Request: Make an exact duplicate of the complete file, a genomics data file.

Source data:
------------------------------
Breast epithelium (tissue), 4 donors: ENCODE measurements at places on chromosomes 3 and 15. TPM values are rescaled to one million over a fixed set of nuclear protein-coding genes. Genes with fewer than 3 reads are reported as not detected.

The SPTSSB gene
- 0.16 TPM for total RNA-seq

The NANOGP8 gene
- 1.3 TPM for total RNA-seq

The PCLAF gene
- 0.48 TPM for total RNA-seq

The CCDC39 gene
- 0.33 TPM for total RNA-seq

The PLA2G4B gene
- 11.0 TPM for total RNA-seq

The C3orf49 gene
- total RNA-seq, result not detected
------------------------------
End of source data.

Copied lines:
Breast epithelium (tissue), 4 donors: ENCODE measurements at places on chromosomes 3 and 15. TPM values are rescaled to one million over a fixed set of nuclear protein-coding genes. Genes with fewer than 3 reads are reported as not detected.

The SPTSSB gene
- 0.16 TPM for total RNA-seq

The NANOGP8 gene
- 1.3 TPM for total RNA-seq

The PCLAF gene
- 0.48 TPM for total RNA-seq

The CCDC39 gene
- 0.33 TPM for total RNA-seq

The PLA2G4B gene
- 11.0 TPM for total RNA-seq

The C3orf49 gene
- total RNA-seq, result not detected